Literature search strategies

Fellow scientists! I need your help!

I’ve recently been discussing and writing about scientific issues that are slightly tangental to my day job. Only slightly mind, with the upshot that I’ve been doing literature searches where I’m not just updating my knowledge – I’m finding out new stuff. The kind of thing where even defining a search term a priori is difficult.

I know, I know, welcome to climate science, Doug.

I’d really like not to miss anything important, and it strikes me that this becomes more difficult as climate science (and science in general) becomes more atomized, the publication rate goes up, and we simply find out more stuff.

My own literature search strategy has relied heavily on a) Google Scholar, b) asking very knowledgeable colleagues, and c) a bit of luck. Option a) recently failed me slightly, which meant that I had to rely on b) and c).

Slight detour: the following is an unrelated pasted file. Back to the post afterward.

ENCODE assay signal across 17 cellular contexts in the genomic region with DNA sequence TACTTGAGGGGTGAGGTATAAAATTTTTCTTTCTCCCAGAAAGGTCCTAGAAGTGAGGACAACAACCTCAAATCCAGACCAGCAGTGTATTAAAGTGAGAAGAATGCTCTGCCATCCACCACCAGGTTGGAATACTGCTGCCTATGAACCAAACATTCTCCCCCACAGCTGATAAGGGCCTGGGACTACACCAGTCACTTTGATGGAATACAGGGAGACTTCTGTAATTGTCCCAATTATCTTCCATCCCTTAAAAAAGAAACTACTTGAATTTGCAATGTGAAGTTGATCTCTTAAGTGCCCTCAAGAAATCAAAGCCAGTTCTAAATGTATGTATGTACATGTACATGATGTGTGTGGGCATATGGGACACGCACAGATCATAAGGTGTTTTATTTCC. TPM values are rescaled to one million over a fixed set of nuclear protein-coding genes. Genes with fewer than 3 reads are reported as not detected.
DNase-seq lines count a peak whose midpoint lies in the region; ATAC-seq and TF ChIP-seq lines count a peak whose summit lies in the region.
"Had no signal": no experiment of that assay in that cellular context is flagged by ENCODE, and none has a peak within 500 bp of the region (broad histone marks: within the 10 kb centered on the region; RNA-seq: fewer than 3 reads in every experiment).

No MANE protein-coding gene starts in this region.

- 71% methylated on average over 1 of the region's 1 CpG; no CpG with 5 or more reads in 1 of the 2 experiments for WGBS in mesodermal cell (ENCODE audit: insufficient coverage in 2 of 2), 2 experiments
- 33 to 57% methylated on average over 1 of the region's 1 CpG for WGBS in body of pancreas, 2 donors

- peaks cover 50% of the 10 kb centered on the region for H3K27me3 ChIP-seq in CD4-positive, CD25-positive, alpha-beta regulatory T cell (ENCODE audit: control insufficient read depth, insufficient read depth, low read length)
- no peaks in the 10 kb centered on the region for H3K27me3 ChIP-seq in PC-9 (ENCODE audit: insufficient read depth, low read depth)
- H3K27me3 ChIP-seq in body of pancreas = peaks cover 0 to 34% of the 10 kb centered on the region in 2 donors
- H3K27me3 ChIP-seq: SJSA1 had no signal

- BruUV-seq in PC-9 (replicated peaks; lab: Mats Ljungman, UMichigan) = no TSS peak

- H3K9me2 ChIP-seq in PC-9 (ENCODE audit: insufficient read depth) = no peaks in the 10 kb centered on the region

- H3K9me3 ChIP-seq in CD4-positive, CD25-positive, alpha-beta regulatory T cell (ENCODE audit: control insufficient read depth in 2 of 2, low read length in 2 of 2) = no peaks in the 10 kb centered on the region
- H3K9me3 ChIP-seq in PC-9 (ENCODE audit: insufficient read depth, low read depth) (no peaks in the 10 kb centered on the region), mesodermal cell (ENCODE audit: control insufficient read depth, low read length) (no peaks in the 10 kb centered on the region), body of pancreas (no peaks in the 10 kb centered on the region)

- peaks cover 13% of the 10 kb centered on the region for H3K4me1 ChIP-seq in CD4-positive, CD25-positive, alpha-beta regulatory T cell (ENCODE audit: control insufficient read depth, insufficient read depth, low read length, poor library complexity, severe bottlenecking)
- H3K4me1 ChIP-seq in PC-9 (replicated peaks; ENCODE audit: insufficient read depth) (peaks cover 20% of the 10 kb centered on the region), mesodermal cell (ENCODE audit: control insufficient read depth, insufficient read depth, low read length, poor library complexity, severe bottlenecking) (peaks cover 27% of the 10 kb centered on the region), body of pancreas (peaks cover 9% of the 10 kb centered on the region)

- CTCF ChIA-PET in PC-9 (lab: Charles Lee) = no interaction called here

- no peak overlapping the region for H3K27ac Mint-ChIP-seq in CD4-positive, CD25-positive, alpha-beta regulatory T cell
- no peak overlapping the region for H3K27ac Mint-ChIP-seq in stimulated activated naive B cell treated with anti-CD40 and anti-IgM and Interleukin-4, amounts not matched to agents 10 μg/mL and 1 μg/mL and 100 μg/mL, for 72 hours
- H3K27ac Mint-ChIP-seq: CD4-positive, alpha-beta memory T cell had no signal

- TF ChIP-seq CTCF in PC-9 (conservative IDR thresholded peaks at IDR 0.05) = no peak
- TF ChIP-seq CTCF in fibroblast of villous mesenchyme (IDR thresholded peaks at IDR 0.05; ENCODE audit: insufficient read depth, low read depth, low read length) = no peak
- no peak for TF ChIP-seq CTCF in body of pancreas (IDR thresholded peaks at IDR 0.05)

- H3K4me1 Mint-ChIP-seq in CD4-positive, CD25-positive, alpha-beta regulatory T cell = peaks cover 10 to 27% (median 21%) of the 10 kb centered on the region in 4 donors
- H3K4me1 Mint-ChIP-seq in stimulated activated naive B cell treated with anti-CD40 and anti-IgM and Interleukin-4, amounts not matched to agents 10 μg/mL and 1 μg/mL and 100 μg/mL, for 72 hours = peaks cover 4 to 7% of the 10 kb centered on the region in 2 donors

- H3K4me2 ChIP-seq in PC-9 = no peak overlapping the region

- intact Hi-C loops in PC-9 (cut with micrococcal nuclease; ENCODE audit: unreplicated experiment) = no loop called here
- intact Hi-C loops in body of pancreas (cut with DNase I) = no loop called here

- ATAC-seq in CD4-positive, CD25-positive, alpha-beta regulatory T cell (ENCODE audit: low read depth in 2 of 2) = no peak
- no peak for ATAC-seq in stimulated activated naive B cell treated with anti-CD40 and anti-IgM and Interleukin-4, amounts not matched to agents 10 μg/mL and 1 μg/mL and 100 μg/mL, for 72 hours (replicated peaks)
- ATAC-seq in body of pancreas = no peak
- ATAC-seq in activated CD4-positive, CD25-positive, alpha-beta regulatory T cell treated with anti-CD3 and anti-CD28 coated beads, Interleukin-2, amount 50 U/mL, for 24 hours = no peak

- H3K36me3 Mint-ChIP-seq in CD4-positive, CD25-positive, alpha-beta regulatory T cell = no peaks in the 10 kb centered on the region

So my question is: 

What is your best literature search strategy?

Or if you haven’t much time:

What is your best literature search resource?

This might just be one of the perils of interdisciplinary research – not everything you need to know gets published in a few easy-to-search journals. Google scholar is good, because it shows you what cites a paper, and often leads to pdf copies (important if you’re not working in a university).

Leave a comment if you like, or tweet me @dougmcneall

Thanks.

ps, “I’m an AR5 author, and simply get everyone to send me their brilliant new stuff” doesn’t count 🙂


 

 

 

 

One comment

  1. Rachel · · Reply

    I expect you’ve found it long before now, but in case anyone else is having similar difficulties – ISI Web of Science/ Web of Knowledge is really helpful – I’m afraid it doesn’t normally provide you directly with the pdf version, but you can read abstracts, look at how often the paper has been cited and whether it cites any others that might be useful and a few other things.

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